Combine the basil, garlic, and pine nuts in a food processor and pulse until coarsely chopped. Add 1/2 cup of the oil and process until fully incorporated and smooth. Season with salt and pepper.
If using immediately, add all the remaining oil and pulse until smooth. Transfer the pesto to a bowl and mix in the cheese.
Cook some pasta (reserve some of cooking water before draining) and stir in the pesto. If the mixture is to dry add a splash or two of cooking starchy liquid and mix well.

Homemade basil pesto pasta

Refrigerated, in an airtight container, and with a layer of olive oil on top pesto can last up to one week.
If freezing, transfer to an air-tight container and drizzle remaining oil over the top. Freeze for up to 3 months. Thaw and stir in cheese.

The Story of dim sum

Dim Sum

Dim sum and tea make a charming combination not just on our tables, but in the tale of Chinese history.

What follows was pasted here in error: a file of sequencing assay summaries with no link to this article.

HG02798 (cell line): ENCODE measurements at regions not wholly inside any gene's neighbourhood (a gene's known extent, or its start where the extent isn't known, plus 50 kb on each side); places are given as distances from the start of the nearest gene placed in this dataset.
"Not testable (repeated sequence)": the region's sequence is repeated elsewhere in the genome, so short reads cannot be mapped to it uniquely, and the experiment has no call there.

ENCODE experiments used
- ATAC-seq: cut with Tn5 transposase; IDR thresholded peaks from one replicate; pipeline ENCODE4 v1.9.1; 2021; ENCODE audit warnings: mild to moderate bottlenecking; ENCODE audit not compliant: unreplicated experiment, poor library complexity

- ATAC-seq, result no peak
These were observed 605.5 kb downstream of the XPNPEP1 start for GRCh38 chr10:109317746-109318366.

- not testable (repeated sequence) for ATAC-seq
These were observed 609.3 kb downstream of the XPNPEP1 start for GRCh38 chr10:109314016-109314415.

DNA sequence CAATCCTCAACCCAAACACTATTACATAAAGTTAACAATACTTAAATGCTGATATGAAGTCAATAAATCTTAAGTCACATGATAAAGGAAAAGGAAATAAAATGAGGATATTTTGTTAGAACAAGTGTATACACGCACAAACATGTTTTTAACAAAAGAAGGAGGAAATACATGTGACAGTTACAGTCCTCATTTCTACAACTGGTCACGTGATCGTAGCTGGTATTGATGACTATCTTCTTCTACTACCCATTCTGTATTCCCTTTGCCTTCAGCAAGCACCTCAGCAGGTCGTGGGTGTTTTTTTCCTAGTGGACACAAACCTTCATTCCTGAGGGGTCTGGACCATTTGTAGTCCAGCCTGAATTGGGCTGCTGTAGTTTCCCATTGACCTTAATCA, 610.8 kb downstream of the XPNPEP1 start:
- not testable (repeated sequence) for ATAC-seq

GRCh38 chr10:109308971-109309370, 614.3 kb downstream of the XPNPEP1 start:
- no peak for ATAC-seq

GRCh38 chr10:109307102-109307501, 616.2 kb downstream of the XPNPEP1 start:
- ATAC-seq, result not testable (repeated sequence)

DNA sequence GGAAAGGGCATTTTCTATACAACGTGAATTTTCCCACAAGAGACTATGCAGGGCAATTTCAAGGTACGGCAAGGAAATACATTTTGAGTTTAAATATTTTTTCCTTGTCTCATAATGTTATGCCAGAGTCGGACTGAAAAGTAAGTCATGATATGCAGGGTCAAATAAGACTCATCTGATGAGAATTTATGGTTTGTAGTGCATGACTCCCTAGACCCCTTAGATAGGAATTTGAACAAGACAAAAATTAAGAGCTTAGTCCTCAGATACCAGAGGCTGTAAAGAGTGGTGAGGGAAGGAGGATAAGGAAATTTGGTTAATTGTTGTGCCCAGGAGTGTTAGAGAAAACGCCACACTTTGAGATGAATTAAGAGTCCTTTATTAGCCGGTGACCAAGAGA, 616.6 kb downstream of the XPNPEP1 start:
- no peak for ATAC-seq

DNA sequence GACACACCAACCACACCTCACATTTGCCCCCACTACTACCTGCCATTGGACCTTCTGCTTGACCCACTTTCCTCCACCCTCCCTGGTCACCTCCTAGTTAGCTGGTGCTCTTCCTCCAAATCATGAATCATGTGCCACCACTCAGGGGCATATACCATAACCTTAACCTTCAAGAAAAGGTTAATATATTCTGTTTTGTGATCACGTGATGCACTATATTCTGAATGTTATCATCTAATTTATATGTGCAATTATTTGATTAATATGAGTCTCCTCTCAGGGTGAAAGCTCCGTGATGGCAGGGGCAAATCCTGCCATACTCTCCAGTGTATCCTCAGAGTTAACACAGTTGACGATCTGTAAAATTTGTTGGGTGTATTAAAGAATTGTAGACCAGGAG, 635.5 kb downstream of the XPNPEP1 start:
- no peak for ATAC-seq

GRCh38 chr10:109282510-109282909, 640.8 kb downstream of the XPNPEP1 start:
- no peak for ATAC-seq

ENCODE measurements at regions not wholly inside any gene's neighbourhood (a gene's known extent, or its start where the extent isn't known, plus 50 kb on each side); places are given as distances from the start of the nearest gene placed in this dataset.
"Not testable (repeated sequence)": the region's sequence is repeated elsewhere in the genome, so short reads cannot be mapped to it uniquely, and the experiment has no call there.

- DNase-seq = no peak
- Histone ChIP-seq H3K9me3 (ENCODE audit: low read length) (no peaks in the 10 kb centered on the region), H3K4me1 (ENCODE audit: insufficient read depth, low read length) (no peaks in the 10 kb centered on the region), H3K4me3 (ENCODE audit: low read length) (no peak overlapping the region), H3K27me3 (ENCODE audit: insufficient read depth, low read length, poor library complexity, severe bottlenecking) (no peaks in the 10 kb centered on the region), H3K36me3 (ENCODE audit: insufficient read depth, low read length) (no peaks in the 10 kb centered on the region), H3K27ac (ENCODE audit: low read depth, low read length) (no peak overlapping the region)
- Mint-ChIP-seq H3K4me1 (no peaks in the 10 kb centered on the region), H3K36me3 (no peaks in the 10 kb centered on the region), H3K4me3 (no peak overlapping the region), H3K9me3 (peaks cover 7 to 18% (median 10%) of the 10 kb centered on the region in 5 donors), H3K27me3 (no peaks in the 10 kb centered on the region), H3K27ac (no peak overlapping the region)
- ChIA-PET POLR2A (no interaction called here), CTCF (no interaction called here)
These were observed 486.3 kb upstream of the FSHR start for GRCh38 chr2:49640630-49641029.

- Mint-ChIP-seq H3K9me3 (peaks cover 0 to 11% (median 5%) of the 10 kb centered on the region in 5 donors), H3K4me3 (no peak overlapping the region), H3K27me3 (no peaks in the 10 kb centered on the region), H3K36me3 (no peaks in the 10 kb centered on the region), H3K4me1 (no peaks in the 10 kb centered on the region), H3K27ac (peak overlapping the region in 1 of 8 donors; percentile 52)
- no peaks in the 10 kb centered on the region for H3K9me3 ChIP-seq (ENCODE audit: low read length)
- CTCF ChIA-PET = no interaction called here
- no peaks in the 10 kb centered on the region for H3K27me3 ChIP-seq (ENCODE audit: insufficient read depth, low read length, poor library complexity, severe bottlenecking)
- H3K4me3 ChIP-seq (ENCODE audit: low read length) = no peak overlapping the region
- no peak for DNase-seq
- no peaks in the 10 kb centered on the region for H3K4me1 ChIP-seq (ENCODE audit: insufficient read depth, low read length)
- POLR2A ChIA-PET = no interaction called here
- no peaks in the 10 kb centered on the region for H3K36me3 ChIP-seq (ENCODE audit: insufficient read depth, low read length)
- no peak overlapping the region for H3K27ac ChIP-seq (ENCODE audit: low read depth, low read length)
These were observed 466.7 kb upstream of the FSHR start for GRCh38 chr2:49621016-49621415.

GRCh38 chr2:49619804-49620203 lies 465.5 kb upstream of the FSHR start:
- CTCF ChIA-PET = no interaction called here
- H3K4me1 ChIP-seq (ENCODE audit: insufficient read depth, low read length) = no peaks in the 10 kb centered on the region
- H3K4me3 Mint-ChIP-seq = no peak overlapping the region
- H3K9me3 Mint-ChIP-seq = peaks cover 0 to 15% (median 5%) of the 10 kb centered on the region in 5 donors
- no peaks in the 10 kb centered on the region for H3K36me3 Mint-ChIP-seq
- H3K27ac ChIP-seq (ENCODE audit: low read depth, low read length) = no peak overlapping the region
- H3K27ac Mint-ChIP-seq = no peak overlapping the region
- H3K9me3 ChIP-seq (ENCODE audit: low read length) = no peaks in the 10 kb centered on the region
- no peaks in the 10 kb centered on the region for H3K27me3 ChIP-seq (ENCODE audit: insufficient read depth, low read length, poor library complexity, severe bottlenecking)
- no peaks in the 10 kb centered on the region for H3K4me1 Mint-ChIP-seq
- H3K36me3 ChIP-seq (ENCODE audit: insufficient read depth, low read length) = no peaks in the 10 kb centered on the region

While journeying the famous Silk Road, weary travelers and farmers would stop at teahouse for Yum Cha, or “sipping tea”, for some hot tea and relaxing conversation. As the tea’s ability in aiding digestion become known, a variety of light dish were served together with the tea.
This gave birth to the custom of Dim Sum or “a bit of heart”.

My story with dim sum is always the same, I go home with my pants unbuttoned.

pants down
If dim sum is well prepared with high quality ingredients there is nothing better to eat in this world.

Dim Sum has a bit of my heart too.

Aloo Gobi

Aloo Gobi